Smith, James. History of the Christian Church, from its Origin to the Present Time; compiled from various authors. Including a History of the Cumberland Presbyterian Church, Drawn from Authentic Documents. Nashville, Tenn.: The Cumberland Presbyterian Office, 1835. First Edition.
Full leather, black leather spine title label, outer hinges creased but not cracked, top 1/2" of spine probably repaired with paste at one time. 5 1/2 x 8 3/4 inches, 1835 & 2004 owner's inscriptions on ffep, 685 pp., tight. A couple of pages with pencil scribbles; some page sections quite dark (all copies appear as such). History of the Cumberland Presbyterian Church with own half-title page. Good. 
No. 4972 in Roberts, Revival Literature: An Annotated Bibliography. "With material on the revival of 1800."
"When the Rev. James Smith published his history, our General Assembly appointed a committee of eleven persons, most of whom had been eye-witnesses to these great events [the revival under M'Gready's preaching], to examine into its accuracy. Their report indorses [sic] the accuracy of this portion of the history in every particular." - McDonnold, History of the Cumberland Presbyterian Church (1888), p. 16.
James Smith (1798-1871) b. Glasgow, Scotland; d. Dundee, Scotland. He was an orphan, raised by an uncle, and irreligious when he emigrated to Cincinnati, Ohio, in 1820. Smith moved his family to southern Indiana in 1824, and in 1825 attended a camp meeting held by the Rev. James Blackwell, where he was converted. He entered the ministry of the Cumberland Presbyterian Church and stayed with them until 1844, when he joined with the main Presbyterian church. He was stated clerk for the Cumberland P. General Assembly for six consecutive sessions, 1834-1840. Smith was pastor of the First Presbyterian Church at Springfield, Illinois from 1849 to 1856. During this time he became familiar with Abraham Lincoln and his family, who attended the church. In 1861 Smith's eldest son was appointed by President Lincoln U.S. Consul to Dundee, Scotland; James was visiting his son in Dundee when he died. He was the first historian of the Cumberland P. church and his work "retains a unique historical value to this day." - cumberlanddotorg.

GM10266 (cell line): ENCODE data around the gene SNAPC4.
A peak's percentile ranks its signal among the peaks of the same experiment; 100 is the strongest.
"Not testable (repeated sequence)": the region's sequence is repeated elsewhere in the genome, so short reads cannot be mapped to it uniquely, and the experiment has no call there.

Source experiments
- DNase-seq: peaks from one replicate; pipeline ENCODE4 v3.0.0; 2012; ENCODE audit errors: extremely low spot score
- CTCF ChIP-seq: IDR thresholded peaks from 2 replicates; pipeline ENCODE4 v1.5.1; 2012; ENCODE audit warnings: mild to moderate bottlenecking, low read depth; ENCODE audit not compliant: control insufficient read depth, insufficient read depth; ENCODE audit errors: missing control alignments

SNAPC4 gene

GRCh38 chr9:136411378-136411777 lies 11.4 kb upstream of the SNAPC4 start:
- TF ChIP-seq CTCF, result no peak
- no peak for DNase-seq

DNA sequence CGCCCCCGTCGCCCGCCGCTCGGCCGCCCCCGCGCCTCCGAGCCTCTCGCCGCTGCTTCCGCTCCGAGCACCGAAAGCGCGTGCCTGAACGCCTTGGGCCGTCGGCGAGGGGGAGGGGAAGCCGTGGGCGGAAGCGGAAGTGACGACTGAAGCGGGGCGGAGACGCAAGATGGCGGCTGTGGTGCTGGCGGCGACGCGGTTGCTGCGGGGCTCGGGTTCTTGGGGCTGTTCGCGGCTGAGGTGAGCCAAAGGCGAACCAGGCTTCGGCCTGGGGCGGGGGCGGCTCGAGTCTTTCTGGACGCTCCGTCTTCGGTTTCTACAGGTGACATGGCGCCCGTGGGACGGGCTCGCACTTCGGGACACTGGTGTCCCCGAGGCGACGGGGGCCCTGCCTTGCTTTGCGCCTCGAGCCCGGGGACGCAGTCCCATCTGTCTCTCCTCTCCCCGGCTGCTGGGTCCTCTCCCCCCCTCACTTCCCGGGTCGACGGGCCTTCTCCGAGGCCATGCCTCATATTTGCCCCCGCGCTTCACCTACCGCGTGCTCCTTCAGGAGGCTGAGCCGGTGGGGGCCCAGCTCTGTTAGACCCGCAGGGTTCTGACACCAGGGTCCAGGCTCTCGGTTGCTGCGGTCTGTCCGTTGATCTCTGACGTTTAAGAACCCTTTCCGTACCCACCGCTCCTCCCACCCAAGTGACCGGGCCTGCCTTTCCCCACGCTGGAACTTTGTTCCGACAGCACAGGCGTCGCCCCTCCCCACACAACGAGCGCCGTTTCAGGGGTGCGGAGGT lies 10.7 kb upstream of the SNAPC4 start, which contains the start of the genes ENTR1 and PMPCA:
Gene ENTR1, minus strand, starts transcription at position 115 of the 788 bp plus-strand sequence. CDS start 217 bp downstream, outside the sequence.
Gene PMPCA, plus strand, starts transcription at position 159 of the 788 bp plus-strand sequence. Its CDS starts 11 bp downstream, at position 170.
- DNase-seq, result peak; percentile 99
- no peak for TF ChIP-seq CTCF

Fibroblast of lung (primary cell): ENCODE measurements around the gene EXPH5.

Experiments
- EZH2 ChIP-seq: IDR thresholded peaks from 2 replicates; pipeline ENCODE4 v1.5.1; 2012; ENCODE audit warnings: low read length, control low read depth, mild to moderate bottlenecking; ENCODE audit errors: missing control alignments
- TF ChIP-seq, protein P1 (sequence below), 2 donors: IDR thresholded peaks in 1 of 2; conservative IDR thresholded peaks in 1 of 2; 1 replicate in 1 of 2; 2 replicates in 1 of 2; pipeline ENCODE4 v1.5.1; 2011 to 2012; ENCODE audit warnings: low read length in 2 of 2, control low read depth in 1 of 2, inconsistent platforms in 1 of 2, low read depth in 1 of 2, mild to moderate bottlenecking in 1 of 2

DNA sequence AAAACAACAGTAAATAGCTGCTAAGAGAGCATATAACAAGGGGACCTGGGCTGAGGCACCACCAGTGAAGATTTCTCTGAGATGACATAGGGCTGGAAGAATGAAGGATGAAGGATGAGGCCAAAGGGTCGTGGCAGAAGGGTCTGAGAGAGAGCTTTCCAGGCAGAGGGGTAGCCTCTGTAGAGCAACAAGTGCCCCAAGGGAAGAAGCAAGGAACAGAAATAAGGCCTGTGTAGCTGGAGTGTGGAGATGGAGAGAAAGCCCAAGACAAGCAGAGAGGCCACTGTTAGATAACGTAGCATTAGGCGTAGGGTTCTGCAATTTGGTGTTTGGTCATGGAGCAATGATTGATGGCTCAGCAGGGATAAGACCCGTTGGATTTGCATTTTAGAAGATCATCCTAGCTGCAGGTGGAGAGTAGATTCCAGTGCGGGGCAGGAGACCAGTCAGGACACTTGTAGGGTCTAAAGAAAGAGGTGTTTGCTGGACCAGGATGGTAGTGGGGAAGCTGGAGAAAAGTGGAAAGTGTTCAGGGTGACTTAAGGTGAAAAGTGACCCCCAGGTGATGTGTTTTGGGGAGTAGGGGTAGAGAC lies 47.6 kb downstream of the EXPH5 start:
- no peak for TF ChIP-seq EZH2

Smith's work is noted especially for the section pp. 559-663 giving details of the history of the Church in Tennessee with biographical sketches of the Revs. William M'Gee, William Hodge, Alexander Anderson, Alexander Chapman, James M'Gready, and Samuel M'Adow. The Appendix contains the reprinted "Circular Letter" sent from the Societies and Brethren, "in which there is a correct statement of the origin, progress and termination of the difference between the Synod of Kentucky, and the former Presbytery of Cumberland."